Mega Monster Battle Arena™

Context

In 2009, the Westland muni­cip­al­ity cel­eb­rated its fifth anniversary. Dario Fo — renowned pro­du­cers of music theatre who involve local com­munit­ies in every aspect of their work — was asked to cre­ate a series of operas for the dif­fer­ent towns that make up the muni­cip­al­ity. They would pro­duce eleven works, one each month, which is reflec­ted in the project’s name: 11kernenopera. Each of these operas would address a bit of local his­tory or a top­ical theme.

Brief

Hubbub was asked to par­ti­cip­ate in the cre­ation of an opera for the town of Monster. Dario Fo wanted the piece to have an appeal to young people, so they felt it would have to deal with games cul­ture in some man­ner. There were also sev­eral local groups that we were asked to involve, such as a fireman’s choir and a com­pany that provides aer­ial work platforms.

Process

The core team con­sisted of a game designer from Hubbub, a com­poser — Daniël Hamburger, who was the one to get us involved — and a writer. We star­ted off explor­ing dif­fer­ent sites in Monster, since the show would be per­formed out­doors. We looked at a camp site right behind the dunes of the Monster beach, a town square, and oth­ers. (We would even­tu­ally settle on a marketplace.)

Scouting loc­a­tions in Monster

One of the biggest chal­lenges was to come up with a concept that would accom­mod­ate both a com­pel­ling story and a game-like par­ti­cip­at­ory aspect. For this we sought inspir­a­tion in mar­tial arts movies and ulti­mately arrived at an Enter the Dragon–like setup, which fea­tures a storyline mixed with fight­ing set pieces. The fights would be impro­vised on the basis of game rules. (We also took cues from games like Street Fighter and Pokémon for both story and char­ac­ter design.)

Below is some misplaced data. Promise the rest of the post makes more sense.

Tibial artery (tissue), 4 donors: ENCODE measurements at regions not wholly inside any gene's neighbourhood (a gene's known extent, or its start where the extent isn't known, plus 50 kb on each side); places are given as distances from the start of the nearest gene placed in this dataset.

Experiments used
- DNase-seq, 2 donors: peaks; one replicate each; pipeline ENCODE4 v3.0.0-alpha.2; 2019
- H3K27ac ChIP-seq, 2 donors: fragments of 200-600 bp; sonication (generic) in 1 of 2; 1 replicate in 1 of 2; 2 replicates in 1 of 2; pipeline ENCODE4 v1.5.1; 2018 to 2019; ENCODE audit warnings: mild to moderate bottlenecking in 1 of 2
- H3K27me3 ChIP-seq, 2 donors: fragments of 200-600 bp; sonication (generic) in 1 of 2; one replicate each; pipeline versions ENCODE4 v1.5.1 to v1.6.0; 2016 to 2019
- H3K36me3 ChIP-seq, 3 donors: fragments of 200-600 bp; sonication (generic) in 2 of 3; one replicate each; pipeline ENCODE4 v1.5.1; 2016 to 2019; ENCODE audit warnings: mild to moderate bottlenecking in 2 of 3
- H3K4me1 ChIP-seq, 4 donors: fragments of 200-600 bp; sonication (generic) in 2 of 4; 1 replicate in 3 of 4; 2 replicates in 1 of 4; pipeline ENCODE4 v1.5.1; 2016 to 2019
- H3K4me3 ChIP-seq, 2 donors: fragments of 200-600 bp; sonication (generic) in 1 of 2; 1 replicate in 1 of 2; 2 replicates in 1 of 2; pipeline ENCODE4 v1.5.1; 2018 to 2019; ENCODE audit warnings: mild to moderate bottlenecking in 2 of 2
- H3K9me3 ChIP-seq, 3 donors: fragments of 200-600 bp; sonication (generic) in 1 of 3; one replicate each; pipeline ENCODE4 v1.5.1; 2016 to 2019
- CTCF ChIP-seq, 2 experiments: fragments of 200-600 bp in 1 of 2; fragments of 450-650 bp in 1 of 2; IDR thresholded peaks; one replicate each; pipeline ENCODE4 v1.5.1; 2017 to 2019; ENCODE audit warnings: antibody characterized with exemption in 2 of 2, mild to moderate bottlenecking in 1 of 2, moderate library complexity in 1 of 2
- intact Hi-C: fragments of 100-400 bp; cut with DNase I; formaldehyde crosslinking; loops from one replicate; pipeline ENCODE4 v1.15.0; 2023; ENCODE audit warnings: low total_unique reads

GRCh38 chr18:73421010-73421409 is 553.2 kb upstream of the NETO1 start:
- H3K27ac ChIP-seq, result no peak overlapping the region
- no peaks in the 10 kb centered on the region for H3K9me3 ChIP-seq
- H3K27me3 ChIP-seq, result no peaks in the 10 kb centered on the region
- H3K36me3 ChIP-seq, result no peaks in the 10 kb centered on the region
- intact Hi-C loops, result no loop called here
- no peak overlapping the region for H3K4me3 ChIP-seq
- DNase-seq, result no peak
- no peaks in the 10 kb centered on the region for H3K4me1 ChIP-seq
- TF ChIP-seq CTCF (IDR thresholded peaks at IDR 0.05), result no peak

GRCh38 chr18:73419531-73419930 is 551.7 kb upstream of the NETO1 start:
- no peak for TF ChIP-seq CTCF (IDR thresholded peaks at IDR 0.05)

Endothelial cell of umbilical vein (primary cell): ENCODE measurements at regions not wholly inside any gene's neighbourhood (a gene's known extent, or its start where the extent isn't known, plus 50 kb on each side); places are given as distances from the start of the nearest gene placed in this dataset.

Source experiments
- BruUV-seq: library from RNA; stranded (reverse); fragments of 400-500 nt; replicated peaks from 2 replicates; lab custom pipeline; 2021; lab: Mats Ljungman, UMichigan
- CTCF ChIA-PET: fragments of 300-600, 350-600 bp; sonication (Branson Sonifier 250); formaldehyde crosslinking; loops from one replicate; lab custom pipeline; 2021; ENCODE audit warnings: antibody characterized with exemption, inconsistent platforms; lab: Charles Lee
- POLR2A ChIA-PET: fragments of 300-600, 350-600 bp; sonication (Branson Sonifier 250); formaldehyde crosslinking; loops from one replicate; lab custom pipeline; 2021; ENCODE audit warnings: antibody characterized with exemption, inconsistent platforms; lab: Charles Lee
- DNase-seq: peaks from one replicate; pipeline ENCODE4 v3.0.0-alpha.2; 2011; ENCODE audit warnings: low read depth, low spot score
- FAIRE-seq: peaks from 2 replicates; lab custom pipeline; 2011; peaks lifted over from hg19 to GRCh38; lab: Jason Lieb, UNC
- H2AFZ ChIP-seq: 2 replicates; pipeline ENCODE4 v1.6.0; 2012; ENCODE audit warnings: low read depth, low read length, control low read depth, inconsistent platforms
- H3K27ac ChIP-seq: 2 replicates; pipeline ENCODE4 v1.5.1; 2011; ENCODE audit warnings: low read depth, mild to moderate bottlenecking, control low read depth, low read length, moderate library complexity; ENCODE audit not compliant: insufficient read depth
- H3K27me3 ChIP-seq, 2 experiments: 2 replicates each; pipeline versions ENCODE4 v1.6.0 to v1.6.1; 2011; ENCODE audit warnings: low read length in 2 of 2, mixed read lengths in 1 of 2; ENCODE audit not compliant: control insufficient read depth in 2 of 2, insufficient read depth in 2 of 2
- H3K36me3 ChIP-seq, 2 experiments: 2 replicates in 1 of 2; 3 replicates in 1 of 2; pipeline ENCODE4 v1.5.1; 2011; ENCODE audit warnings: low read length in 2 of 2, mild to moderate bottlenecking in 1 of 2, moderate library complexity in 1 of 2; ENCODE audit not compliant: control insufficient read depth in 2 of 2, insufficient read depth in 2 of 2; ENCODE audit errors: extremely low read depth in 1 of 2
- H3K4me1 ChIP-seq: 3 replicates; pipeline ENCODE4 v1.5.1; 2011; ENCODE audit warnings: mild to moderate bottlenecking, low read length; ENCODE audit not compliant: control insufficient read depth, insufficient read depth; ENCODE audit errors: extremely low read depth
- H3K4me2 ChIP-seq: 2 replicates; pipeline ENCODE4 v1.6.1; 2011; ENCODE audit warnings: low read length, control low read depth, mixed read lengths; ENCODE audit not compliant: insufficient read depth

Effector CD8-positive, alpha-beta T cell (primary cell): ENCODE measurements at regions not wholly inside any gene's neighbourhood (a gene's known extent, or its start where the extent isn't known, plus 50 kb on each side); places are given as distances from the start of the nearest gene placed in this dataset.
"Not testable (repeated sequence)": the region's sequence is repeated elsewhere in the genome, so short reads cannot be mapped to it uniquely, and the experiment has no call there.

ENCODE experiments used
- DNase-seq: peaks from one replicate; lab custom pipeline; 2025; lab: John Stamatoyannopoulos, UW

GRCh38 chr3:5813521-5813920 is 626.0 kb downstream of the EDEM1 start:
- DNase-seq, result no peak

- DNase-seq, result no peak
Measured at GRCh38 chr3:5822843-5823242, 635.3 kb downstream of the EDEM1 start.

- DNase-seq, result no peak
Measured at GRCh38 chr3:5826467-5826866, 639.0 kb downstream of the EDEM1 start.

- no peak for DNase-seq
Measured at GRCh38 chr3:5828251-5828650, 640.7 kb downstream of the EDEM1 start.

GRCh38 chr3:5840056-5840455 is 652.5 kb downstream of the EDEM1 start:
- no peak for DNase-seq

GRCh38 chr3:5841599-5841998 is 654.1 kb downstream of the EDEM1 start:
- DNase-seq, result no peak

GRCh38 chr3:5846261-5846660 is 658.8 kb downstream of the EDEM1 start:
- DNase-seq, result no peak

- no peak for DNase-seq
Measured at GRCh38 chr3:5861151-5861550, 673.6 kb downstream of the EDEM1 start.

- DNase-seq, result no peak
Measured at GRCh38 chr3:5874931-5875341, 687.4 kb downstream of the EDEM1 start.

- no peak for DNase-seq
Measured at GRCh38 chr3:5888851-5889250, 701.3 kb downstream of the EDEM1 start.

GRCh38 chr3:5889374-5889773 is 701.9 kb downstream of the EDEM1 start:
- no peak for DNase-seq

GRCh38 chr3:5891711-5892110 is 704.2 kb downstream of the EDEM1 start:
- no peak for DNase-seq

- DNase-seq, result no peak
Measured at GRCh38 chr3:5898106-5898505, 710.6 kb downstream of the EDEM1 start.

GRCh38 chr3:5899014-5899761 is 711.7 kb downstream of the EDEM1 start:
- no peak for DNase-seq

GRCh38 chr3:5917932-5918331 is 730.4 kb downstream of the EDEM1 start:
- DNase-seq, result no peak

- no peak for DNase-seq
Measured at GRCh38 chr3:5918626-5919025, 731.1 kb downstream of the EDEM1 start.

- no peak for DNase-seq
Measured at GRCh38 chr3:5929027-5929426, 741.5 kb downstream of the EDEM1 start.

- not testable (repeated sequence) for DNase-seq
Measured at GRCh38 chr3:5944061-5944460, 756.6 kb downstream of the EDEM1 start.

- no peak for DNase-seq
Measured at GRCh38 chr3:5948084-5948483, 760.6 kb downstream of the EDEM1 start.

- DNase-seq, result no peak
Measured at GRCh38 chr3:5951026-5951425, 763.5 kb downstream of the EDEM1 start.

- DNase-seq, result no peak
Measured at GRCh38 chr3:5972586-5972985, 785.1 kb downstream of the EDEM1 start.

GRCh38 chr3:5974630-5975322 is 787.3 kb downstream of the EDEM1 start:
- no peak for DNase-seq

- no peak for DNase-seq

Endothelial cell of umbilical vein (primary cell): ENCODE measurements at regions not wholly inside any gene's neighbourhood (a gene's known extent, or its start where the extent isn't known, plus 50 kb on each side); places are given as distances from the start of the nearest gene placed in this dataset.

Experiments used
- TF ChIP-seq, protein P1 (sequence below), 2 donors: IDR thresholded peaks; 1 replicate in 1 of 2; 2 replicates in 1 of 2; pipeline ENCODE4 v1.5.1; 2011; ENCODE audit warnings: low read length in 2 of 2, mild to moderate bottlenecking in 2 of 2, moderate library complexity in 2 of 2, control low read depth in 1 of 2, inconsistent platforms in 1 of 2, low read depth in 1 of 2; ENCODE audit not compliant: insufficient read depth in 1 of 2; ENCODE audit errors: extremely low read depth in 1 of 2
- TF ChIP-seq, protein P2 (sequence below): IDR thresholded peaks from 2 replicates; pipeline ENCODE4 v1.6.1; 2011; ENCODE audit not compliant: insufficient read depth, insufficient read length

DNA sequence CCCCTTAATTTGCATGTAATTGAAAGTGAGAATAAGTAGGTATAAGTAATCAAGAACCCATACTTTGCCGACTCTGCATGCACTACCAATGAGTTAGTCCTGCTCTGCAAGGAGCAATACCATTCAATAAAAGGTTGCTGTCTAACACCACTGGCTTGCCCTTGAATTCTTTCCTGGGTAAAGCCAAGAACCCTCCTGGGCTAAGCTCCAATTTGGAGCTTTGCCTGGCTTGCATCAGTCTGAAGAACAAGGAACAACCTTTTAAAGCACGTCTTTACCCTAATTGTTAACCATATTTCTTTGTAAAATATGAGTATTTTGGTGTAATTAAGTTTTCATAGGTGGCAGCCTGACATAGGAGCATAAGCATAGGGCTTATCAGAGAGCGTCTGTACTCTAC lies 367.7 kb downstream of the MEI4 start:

Much of the sub­sequent work for us went into pro­to­typ­ing and playtest­ing the rule­set. We spent sev­eral after­noons with a group of young stu­dents at Dario Fo’s own theatre school. For each ses­sion we brought in a rule­set and played sev­eral matches, fig­ur­ing out a bal­ance between fun-to-play and fun-to-watch. All the matches were recor­ded and ana­lyzed after­wards for improvements.

Young dan­cers in mon­ster out­fits dur­ing a rehearsal

We also worked with the com­poser to fig­ure out a suit­able sys­tem for the adapt­ive music that would accom­pany these scenes, played by a live band. Finally, a cho­reo­grapher was brought in once the rule­set was stable to dress up the per­form­ance with cool-looking mar­tial arts moves.

Outcome

Mega Monster Battle Arena™ was per­formed on 18–20 june 2009. It told the story of Myra and Cassendra, two young female war­ri­ors who par­ti­cip­ate in the tit­u­lar tour­na­ment. What starts as a fun fight for fame turns into a battle for sur­vival once they dis­cover that Masta Rex, the tournament’s host, is up to no good. The piece fea­tured a live band play­ing a rock­ing soundtrack, war­ri­ors who com­mand their mon­sters from aer­ial access plat­form and a loud-mouthed mon­ster choir.

Masta Rex; the vil­lain of the piece

The shows were well-visited by an audi­ence of mixed ages and back­grounds. MMBA was cer­tainly one the most exper­i­mental ones in the 11kernenopera cycle. So much so, that the pos­sib­il­ity of new per­form­ances is in fact being investigated.

Many thanks to Emi Barendse for per­mit­ting us to use some of her photos.